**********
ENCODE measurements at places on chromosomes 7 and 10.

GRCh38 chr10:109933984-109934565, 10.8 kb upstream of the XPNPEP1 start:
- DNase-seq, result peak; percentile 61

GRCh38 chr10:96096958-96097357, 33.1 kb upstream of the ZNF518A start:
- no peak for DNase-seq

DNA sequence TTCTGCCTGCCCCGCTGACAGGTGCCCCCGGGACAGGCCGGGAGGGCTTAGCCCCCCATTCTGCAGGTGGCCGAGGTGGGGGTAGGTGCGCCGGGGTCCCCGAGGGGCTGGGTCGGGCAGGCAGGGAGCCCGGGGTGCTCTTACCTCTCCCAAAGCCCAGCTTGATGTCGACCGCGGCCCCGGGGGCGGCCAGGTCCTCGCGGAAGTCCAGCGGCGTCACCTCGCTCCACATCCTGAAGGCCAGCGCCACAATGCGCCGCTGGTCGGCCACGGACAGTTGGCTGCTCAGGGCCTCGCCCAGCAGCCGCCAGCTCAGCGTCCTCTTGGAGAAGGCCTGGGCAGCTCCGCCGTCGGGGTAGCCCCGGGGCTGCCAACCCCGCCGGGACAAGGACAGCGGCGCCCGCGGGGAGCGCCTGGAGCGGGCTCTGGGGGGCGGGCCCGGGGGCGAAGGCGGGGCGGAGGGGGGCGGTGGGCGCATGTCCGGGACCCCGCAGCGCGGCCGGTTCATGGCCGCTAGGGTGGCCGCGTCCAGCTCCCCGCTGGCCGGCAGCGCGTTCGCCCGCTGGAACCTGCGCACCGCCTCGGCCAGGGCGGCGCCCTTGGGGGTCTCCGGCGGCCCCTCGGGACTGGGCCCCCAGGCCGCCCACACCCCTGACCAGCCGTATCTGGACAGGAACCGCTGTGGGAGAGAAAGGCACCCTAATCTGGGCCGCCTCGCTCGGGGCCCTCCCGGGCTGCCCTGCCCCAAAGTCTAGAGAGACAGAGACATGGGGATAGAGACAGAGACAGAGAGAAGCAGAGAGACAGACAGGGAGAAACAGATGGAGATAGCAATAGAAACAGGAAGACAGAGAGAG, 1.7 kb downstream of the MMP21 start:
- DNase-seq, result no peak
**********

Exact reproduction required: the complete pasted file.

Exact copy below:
ENCODE measurements at places on chromosomes 7 and 10.

GRCh38 chr10:109933984-109934565, 10.8 kb upstream of the XPNPEP1 start:
- DNase-seq, result peak; percentile 61

GRCh38 chr10:96096958-96097357, 33.1 kb upstream of the ZNF518A start:
- no peak for DNase-seq

DNA sequence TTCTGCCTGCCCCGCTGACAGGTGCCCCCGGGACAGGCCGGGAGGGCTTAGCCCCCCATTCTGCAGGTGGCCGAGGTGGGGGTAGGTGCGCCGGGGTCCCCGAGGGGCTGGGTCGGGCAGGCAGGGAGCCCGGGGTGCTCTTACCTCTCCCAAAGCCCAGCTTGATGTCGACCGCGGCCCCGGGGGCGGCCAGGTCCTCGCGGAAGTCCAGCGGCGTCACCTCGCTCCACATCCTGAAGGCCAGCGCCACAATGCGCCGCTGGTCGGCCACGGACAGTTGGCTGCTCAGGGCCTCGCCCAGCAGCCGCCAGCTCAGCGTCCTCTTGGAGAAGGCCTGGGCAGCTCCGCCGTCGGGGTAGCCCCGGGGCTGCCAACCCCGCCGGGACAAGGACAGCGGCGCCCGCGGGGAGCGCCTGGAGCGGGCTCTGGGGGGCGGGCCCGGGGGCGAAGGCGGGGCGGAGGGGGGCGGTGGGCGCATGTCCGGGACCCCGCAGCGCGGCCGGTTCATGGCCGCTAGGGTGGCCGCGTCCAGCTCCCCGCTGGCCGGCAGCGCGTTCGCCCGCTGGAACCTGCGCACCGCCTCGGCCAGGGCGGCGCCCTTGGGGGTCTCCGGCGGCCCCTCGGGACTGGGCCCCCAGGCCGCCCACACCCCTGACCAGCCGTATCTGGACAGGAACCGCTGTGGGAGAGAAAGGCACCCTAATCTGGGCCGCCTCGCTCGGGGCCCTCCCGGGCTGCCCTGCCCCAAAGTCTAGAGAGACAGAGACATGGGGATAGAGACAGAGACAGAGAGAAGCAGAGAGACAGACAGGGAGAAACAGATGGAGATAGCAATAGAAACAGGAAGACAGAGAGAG, 1.7 kb downstream of the MMP21 start:
- DNase-seq, result no peak